Ultimately, your deployment strategy should be clearly defined and detailed as your roll out these channels to your customers. This may require the creation of new processes and input from additional stakeholders, so be prepared to involve different people in your company to answer all your questions. A holistic approach to planning an omnichannel deployment is critical; it will help you develop a realistic timeline, identify dependencies, and avoid mistakes. Once you have a deployment strategy, it's a good idea to have key stakeholders sign off before moving forward.
Deploying with a phased approach
The majority of our customers find success with a phased roll-out of The Suite. This is a calculated roll-out that gives agents and admins the opportunity to learn the basics and nuances of each product and channel.
Of course, your own deployment strategy should be suitable to the specific needs of your organisation. Your familiarity with some of these products or channels will probably influence your preparations and eventual roll-out. The Suite allows you to prioritise specific channels for your own business needs.
We recommend the following phased approach:
1. Set up Support
All Zendesk products are designed to work with Support, rather than by themselves as standalone products. Essentially, Support provides the foundation of your omnichannel customer service. Set-up involves adding agents and administrators, assigning roles, and establishing business rules for managing ticket workflows within The Suite.
2. Set-up Guide
We recommend setting up a Guide knowledge base right away for collecting internal knowledge from your agents and adding helpful FAQs. A Help Centre can deflect tickets away from your agents and allow them to focus their attention on more complicated support requests. Over time, you can continue to revise and optimise your content with various collaboration tools and insights.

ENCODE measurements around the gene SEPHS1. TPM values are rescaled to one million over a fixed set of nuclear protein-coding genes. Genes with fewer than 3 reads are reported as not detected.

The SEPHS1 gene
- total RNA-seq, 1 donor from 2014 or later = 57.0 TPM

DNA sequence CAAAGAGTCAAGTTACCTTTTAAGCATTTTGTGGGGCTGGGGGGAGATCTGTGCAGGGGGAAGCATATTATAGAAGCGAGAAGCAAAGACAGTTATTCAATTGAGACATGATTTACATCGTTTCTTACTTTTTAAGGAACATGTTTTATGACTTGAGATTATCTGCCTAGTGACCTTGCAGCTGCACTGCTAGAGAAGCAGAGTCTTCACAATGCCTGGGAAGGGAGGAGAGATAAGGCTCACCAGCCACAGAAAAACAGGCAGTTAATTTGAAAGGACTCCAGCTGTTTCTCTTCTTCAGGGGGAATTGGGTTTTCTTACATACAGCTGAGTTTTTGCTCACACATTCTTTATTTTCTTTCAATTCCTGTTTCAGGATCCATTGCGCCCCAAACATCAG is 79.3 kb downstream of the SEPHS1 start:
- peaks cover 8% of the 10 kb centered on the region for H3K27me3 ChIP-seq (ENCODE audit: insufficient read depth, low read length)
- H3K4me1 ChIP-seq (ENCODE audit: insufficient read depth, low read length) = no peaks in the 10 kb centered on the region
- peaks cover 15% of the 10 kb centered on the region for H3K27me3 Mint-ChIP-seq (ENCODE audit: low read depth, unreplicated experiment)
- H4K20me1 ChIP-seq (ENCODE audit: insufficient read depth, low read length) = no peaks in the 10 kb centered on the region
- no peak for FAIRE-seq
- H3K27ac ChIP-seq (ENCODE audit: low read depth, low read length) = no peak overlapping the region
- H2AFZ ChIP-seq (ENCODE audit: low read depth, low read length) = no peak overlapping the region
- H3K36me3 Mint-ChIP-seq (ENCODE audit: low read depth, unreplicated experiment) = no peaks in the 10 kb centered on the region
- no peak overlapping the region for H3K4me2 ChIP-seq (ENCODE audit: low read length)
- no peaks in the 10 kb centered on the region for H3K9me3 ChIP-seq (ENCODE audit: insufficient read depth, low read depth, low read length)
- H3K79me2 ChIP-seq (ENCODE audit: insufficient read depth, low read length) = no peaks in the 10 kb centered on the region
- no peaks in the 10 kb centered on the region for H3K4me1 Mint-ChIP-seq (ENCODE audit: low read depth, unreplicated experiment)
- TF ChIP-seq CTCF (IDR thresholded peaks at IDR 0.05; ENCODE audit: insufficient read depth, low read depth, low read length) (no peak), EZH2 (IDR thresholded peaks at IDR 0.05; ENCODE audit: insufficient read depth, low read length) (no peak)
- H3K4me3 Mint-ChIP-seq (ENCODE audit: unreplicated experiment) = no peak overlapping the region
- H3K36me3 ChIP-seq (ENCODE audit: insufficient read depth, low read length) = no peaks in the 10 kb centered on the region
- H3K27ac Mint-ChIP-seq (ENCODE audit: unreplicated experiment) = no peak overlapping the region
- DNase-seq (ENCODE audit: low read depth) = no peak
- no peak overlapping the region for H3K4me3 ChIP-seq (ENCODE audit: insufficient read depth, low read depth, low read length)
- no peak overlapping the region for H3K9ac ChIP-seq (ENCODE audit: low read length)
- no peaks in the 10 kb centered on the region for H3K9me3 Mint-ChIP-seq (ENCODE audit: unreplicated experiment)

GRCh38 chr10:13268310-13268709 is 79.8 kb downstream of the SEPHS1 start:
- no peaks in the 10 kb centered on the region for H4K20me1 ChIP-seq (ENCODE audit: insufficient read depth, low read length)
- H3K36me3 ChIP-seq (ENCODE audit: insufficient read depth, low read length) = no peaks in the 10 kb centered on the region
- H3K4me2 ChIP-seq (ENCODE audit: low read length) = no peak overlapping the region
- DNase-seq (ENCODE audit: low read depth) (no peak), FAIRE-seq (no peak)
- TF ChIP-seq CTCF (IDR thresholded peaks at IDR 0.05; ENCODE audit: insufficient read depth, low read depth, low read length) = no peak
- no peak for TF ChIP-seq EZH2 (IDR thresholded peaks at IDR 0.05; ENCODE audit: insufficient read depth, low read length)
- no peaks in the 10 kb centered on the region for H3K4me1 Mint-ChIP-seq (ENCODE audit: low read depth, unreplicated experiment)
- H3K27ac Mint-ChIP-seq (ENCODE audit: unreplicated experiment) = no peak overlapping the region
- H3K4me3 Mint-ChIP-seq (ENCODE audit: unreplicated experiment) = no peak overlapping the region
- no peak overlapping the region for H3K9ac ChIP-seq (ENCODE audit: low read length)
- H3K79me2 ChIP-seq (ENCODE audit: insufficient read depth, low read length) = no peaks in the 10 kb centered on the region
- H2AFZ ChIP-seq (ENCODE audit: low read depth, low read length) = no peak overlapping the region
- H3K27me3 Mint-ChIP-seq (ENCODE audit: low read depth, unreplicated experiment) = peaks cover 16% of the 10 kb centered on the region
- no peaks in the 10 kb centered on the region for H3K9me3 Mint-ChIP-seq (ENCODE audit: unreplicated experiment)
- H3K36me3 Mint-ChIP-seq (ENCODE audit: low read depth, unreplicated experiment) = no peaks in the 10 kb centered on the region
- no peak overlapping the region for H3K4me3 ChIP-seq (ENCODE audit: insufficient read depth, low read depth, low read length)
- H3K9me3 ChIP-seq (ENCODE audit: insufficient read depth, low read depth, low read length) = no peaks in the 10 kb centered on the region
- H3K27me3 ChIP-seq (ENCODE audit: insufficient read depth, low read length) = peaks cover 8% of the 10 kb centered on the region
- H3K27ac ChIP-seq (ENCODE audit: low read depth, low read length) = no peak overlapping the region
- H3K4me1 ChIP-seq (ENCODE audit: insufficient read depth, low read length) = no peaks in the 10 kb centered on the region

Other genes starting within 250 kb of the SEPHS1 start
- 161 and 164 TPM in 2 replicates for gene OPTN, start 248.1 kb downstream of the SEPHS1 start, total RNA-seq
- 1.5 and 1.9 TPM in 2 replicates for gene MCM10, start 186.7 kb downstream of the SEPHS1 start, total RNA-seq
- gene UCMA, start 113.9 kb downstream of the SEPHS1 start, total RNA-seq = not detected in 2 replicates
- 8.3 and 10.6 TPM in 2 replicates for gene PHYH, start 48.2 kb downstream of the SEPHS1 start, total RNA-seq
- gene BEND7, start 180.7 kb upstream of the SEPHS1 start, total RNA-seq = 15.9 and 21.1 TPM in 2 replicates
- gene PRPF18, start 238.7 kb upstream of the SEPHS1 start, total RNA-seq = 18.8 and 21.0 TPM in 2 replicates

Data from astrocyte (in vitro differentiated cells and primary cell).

3. Set up a “targeted” roll-out for Chat and Talk
Since live channels require agents who are fully and immediately available, you can test Chat and Talk with targeted support. That might mean offering live chat during key points in the customer's journey or making outbound phone calls for particularly difficult requests. This gives you time to determine if you are adequately staffed and to estimate the metrics that constitute success. When you're ready, you can fine-tune with advanced configuration options and conduct a full roll-out of Chat and Talk
By deploying The Suite via a phased approach, you allow yourself enough time to:
- • Learn about each product in The Suite.
- • Set up The Suite products in a way that makes sense for your company.
- • Train agents to use The Suite products.
- • Test your set-up before making the channels live for your customers.
03 Rolling out The Suite
Once planning is complete, it will be time to set up your Zendesk products for the roll-out.
With The Suite, agents and administrators are enabled to immediately access four products - Support, Guide, Chat and Talk. That gives them a lot to work with.
The first step with The Suite is always to get Support up and running. From there, you can tailor the omnichannel experience to the needs of your company and customers. That might mean making live chat available right away, having your agents ready at the phones, or working out your self-service offerings.